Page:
Watch the following video entitled 'Africa for Norway'. As you watch consider how it challenges your view of Africa and Norway.

"Imagine if every person in Africa saw the "Africa for Norway" video and this was the only information they ever got about Norway. What would they think about Norway? If we say Africa, what do you think about? Hunger, poverty, crime or AIDS? No wonder, because in fundraising campaigns and media that's mainly what you hear about. The pictures we usually see in fundraisers are of poor African children. Hunger and poverty is ugly, and it calls for action. But while these images can engage people in the short term, we are concerned that many people simply give up because it seems like nothing is getting better. Africa should not just be something that people either give to, or give up on. The truth is that there are many positive developments in African countries, and we want these to become known. We need to change the simplistic explanations of problems in Africa. We need to educate ourselves on the complex issues and get more focus on how western countries have a negative impact on Africa's development. If we want to address the problems the world is facing we need to do it based on knowledge and respect."

Developing Intercultural Competence

Intercultural understanding is the ability to meaningfully engage with people outside of one’s culture.

Activity 3: Barnga

Barnga is a card game which aims at improving the intercultural competence of the players. It is a good simulation activity to introduce the importance of intercultural understanding with a whole staff team and explore how cultural differences can impact on communication.

Watch the following you tube video to introduce you to the game.

Click here to access instructions for the game and a set of rules to use.

  • Reflect on your experience of playing the game. Individually create at least one guideline you learned during playing the game which would have practical application to developing intercultural understanding.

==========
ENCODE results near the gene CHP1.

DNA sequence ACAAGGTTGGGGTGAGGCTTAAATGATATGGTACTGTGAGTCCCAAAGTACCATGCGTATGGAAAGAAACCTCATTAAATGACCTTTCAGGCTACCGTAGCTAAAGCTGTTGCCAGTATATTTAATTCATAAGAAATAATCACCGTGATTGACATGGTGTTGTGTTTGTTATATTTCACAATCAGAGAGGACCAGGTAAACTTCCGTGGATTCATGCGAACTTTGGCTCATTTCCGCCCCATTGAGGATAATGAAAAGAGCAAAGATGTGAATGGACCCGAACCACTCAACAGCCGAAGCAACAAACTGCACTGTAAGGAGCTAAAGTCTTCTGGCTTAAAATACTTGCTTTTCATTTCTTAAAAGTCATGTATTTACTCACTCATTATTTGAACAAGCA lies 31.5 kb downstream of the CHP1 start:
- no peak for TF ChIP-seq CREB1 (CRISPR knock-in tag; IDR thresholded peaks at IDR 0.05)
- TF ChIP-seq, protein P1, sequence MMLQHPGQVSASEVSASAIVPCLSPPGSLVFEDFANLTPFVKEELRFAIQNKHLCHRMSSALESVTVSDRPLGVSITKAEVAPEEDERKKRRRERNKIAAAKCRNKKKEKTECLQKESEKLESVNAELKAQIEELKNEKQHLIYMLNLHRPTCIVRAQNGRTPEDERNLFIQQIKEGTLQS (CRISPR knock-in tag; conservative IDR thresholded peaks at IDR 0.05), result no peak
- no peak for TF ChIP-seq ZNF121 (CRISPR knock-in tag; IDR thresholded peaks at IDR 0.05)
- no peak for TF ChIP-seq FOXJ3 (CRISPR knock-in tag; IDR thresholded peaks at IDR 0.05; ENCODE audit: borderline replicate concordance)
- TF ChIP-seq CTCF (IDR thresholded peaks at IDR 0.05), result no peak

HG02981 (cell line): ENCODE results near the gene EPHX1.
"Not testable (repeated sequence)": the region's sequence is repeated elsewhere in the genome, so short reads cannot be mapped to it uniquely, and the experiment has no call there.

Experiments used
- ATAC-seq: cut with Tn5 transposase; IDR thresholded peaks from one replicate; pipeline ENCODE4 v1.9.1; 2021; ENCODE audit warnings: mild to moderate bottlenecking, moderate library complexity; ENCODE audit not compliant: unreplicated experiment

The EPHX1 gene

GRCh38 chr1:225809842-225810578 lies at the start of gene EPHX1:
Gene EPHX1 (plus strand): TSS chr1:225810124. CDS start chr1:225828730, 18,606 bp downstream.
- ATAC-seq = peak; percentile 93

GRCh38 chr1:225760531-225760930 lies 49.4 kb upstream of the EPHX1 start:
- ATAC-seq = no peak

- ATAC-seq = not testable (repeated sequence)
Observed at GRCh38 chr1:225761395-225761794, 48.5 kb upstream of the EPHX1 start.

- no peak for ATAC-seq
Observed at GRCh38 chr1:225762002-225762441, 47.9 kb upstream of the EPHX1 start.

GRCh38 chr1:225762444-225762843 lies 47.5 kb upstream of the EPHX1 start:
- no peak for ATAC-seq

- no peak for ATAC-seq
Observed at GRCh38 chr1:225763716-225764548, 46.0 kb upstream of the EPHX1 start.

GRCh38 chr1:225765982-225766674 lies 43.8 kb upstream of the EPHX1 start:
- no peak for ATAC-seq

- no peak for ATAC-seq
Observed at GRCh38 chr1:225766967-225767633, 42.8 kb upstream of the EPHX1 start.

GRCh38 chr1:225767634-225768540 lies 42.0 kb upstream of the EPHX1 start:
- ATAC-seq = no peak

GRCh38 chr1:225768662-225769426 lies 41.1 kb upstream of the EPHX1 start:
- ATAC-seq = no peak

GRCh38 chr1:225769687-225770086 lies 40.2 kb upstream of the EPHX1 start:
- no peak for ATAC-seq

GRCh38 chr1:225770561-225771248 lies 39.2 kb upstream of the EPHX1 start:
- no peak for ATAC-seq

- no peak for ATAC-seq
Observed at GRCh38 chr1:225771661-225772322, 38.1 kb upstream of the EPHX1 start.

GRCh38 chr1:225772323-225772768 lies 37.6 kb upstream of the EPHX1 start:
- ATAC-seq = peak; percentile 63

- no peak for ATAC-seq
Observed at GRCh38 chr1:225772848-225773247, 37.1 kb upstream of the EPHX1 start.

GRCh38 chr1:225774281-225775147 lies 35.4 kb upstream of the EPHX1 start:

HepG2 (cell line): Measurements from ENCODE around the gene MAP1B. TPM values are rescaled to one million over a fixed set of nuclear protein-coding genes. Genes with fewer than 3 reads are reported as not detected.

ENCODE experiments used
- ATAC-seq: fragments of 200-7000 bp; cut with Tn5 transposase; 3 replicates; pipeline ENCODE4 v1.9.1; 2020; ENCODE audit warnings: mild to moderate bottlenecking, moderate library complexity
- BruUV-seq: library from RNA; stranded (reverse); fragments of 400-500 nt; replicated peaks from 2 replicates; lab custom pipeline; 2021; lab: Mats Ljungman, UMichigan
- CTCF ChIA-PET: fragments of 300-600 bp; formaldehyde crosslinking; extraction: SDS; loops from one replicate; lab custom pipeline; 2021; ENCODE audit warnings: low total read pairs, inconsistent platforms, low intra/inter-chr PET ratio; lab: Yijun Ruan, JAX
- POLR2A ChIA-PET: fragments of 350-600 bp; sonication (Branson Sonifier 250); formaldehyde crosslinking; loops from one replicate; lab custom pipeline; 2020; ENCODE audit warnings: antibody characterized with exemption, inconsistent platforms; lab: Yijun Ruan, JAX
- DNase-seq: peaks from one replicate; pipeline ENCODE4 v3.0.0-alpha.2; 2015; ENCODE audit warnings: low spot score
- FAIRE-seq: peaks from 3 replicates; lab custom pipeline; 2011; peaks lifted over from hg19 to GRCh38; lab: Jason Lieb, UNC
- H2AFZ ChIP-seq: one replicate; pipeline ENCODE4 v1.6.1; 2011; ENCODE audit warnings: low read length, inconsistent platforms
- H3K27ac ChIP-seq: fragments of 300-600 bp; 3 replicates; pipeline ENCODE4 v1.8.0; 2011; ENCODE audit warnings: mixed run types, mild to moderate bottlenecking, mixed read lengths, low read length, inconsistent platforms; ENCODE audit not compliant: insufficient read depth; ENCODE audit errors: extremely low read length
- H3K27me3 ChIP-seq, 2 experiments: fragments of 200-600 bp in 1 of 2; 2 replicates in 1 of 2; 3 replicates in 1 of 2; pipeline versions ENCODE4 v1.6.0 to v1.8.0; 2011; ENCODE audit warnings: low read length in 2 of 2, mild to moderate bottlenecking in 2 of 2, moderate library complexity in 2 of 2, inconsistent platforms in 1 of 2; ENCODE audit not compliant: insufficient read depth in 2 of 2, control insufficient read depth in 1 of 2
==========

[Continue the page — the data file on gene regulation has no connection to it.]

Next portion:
• As a group collate your guidelines together in the form of a protocol for developing intercultural undertanding in your school.

Tip: This is a game which can be played with students as well as staff.

Intercultural Understanding and the IB

Intercultural understanding, as a component of international mindedness, is fundamental to an IB educator.The mission statement prominently states the role and importance of intercultural understanding: ‘The International Baccalaureate Organization aims to develop inquiring, knowledgeable and caring young people who help to create a better and more peaceful world through intercultural understanding and respect’ (IB, 2014).The learner profile includes statements such as ‘we critically appreciate our own cultures and personal histories, as well as the values and traditions of others’ (IB 2013).

Activity 4: Intercultural understanding in IB Documents

  • Click here to access the IB Mission Statement. Underline where intercultural understanding is embedded in the Mission.
  • Click here to access the IB Learner Profile. As an activity to use with your leadership team or whole staff team arrange for each profile attribute and its descriptor to be on a separate card. On the back of each card write an example of how that particular attribute can be connected to intercultural understanding. Display the cards using a Market Place activity. Use a gallery walk to share understanding.
All materials on this website are for the exclusive use of teachers and students at subscribing schools for the period of their subscription. Any unauthorised copying or posting of materials on other websites is an infringement of our copyright and could result in your account being blocked and legal action being taken against you.